I wouldn’t be inclined to recommend a book about leveraged buyouts to most people, but Josh Kosman’s The Buyout of America is actually a very good and engaging read. I’ve discussed leveraged buyouts before, and how they are essentially a high-end form of a mob bustout. For those of you keeping score at home, Mitt Romney, founder of Bain Capital, did this for a living. In many cases, Bain saddled a company with debt, engage in shenanigans, including adding more debt, to drive up the companies’ Wall Street valuation, and then used that debt to pay back Bain’s investment plus copious ‘management fees.’ Often these companies limped along or went bankrupt because of their debt (this debt wasn’t to expand the business by building a factory, but used to line Bain’s pockets). One such company is Dade-Behring of Miami, FL, which was ultimately driven into bankruptcy.
What’s remarkable about Bain and Romney’s relationship with Dade-Behring is that Bain wasn’t very good at running the business. If they hadn’t decided to loot the company, they would have ended up making more money. Kosman describes what happened as Dade-Behring neared bankruptcy (boldface mine):
Private equity firms are often reckless when they have their companies declare dividends. Gain put Dade Behring in deep debt for the second time, after already wringing costs out of the business to pay back part of the loans taken to finance the initial buyout, forcing it to find new areas to cut. Now pretty much the only place left was the core of the business.
Dade controller Michael Johnson, who provided the Miami forecast and now is the chief financial officer at TPG-owned Fenwal Blood Technologies, said the company took chances in 1999 by not take insurance against the euro, even though it had significant European operations through its merger with Hoechst’s division. Instead, the PE firms had Dade borrow near the maximum it could and did not worry about what would happen afterward. Over the next two years, Dade paid for its cheapness: the euro fell in value and seriously affected sales of products within Europe. Dade’s revenue fell from $1.29 billion in 1998 to $1.23 billion in 2001…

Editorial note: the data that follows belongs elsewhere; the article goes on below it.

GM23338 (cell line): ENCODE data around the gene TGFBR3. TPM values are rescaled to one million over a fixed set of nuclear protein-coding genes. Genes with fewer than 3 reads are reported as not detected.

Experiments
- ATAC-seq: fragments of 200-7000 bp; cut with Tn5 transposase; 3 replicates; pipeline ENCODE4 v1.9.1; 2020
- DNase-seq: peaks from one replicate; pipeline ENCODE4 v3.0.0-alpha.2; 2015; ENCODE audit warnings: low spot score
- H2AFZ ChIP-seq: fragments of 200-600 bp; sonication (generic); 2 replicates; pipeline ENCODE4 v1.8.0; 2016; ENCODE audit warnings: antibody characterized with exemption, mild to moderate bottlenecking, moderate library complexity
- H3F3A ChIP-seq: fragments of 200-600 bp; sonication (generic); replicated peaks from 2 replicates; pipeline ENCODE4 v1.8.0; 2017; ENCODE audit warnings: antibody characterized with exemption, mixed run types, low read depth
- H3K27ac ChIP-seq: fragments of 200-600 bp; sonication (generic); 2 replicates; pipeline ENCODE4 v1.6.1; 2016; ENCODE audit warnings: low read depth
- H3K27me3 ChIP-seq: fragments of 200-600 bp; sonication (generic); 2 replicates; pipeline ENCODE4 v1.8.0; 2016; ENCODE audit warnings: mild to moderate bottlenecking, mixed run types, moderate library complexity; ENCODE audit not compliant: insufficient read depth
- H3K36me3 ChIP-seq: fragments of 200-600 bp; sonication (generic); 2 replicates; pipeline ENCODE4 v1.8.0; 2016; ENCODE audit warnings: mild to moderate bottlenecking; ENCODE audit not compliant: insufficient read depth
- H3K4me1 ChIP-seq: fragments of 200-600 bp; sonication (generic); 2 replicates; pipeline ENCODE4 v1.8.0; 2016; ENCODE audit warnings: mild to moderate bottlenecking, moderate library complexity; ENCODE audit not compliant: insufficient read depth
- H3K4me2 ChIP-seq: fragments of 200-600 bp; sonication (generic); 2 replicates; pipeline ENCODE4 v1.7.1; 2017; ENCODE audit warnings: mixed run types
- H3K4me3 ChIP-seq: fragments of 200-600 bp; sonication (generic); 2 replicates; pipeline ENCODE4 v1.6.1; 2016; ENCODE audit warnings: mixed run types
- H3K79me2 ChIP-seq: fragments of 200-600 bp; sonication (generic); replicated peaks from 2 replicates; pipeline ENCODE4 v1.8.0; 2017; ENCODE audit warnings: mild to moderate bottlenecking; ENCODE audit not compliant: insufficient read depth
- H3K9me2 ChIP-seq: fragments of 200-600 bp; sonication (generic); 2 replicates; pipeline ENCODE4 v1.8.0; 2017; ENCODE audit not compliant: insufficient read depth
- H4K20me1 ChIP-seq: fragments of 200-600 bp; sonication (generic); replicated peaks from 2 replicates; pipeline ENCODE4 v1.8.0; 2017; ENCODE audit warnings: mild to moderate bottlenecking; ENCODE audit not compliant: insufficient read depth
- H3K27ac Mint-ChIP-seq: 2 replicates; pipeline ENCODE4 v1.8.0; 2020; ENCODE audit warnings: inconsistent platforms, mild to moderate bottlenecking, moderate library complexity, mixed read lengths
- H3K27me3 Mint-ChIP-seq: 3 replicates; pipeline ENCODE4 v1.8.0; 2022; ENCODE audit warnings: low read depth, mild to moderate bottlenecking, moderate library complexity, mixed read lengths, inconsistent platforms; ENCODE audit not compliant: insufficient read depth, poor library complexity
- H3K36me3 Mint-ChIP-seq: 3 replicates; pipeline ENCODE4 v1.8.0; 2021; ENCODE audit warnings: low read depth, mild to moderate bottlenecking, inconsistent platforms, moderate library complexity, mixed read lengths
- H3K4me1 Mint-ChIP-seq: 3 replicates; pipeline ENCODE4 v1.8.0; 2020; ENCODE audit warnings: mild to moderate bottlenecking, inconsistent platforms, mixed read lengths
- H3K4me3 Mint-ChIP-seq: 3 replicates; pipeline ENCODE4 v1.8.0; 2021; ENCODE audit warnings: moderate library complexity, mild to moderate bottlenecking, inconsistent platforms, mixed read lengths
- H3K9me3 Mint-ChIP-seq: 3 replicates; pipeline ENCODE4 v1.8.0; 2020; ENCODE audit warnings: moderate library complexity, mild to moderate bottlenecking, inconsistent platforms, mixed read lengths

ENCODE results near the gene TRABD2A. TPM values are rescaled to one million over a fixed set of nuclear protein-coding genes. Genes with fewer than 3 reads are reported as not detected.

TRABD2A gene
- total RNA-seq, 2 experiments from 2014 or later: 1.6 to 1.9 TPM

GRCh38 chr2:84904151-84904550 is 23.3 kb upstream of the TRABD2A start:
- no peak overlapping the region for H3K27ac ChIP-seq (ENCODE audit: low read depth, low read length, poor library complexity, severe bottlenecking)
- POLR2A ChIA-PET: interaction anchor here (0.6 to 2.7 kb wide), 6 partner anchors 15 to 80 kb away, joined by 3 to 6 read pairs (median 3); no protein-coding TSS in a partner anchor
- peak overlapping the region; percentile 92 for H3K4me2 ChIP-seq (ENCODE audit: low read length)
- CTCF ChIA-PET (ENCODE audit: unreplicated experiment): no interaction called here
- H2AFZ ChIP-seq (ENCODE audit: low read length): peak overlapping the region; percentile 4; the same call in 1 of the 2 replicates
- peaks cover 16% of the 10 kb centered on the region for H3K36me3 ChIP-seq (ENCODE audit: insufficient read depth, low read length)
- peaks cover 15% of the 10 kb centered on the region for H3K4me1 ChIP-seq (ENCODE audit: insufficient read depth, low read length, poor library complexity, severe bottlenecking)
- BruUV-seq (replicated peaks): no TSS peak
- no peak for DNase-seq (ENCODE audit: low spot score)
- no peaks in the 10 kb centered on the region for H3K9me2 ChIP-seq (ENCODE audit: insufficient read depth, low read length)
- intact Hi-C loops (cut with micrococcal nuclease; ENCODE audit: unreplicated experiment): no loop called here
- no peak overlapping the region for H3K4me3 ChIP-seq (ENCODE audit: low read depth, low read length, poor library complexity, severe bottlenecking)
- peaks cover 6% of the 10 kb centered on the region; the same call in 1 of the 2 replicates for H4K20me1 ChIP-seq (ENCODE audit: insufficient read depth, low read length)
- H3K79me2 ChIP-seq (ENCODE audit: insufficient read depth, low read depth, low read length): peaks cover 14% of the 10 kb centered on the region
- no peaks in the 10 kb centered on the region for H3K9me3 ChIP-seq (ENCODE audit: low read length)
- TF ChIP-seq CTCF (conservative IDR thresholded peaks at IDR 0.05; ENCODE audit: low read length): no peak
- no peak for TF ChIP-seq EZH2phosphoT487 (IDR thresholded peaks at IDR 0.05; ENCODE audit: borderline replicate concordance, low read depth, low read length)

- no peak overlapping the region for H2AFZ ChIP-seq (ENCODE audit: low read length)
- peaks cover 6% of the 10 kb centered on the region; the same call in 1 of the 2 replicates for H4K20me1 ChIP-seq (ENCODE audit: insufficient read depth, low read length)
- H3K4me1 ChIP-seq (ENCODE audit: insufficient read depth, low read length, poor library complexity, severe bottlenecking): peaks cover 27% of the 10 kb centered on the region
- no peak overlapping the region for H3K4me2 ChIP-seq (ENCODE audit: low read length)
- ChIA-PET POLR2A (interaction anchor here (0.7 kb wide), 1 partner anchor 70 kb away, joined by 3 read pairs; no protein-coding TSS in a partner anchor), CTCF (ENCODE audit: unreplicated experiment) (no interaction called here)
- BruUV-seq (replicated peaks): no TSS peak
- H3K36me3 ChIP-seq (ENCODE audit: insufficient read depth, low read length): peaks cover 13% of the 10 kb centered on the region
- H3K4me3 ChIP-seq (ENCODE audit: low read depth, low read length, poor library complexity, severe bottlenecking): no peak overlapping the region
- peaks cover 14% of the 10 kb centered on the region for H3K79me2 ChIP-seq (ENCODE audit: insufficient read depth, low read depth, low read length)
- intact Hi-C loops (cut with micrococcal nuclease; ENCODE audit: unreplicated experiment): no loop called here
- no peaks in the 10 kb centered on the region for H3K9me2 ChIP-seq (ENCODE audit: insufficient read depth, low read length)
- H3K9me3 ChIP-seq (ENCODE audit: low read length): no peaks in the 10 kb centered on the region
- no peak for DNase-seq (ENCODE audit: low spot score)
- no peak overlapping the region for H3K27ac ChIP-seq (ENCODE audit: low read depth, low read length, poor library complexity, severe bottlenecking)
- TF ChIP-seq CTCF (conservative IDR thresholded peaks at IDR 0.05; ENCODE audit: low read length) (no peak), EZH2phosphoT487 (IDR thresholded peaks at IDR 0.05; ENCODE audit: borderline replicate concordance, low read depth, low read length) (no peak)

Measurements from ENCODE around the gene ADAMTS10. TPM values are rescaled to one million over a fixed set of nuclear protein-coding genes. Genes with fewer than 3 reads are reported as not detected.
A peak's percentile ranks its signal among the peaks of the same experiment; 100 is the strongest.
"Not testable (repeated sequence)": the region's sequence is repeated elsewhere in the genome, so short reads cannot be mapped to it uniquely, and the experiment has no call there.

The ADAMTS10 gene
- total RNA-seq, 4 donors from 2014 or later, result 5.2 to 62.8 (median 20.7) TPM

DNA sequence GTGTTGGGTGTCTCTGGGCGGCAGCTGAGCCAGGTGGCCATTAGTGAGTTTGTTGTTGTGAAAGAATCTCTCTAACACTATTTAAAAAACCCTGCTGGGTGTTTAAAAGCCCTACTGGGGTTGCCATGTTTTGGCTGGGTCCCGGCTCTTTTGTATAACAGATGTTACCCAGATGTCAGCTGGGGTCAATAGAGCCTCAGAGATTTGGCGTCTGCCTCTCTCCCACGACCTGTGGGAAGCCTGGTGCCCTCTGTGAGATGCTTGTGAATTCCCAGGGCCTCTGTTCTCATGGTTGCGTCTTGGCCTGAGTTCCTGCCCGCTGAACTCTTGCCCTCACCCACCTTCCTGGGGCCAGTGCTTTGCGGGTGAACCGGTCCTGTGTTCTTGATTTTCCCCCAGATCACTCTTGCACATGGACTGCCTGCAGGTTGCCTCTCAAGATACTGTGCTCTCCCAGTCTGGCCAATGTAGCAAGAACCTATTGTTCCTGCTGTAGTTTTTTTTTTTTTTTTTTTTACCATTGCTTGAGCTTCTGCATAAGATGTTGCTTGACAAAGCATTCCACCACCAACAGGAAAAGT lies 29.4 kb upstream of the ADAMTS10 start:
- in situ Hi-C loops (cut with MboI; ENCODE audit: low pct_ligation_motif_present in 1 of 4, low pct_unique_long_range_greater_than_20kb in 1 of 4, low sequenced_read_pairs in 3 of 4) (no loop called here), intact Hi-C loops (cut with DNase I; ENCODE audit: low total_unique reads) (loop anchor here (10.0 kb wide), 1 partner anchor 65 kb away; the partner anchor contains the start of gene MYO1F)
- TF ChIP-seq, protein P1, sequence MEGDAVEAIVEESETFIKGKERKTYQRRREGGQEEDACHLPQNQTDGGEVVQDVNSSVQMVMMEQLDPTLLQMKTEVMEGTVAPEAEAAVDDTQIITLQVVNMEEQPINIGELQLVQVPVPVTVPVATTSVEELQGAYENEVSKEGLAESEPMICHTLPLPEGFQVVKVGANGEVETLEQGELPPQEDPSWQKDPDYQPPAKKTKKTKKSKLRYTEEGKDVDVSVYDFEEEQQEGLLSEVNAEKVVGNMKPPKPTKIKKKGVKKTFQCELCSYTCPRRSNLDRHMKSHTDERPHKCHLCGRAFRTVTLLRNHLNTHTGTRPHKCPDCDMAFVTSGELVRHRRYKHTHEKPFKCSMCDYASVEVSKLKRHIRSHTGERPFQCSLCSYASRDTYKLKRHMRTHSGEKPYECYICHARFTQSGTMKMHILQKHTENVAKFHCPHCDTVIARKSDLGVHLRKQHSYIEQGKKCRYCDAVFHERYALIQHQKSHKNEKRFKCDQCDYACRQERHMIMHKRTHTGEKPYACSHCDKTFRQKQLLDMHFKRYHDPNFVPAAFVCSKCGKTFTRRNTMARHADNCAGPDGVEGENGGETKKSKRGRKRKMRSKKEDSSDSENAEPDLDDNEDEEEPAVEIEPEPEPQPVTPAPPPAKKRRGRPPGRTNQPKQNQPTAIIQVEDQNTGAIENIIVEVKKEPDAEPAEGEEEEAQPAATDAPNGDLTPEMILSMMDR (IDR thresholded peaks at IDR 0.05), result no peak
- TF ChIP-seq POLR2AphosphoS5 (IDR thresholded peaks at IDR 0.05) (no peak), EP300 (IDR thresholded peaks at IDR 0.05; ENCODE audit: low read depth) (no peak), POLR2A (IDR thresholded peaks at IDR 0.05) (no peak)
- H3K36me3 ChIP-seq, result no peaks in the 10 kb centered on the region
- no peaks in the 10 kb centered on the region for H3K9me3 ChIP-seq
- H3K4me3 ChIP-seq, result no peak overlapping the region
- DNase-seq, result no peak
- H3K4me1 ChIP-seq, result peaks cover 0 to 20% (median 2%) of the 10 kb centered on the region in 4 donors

Meanwhile, Michael Johnson helped close down Dade’s Miami office in 1999, consolidating operations with a similar division in Germany. There were 850 Miami employees. No amount of closing divisions or firing workers, though, could save the company from its crushing debt load. In August 2002, Dade Behring voluntarily filed for bankruptcy protection.
But here’s when Bain’s mediocrity shines through (boldface mine):
Dade’s creditors took over the business, and Bain lost all its shares. But Bain and Goldman, after putting down only $85 million to buy Dade and receiving the $365 million, made a $280 million profit. After the bankruptcy, the creditors agreed to cut the company’s debt by more than half for company shares. They were willing to do this because they saw that if Dade focused on growth and not paying debt, it had the potential to be a strong business. Dade began pumping money into R & D–more than 8 percent of revenue in 2003, 2004, and 2005. And by 2006, Dade’s sales had risen 40 percent to $1.74 billion. The next year, Siemens bought the company for $6.7 billion, five times more than its value at the time of the bankruptcy.
Bain generated very good returns by taking a distribution from Dade but could have done far better if it had built the business.
Do you really trust Mitt Romney to look out for your job? Just asking.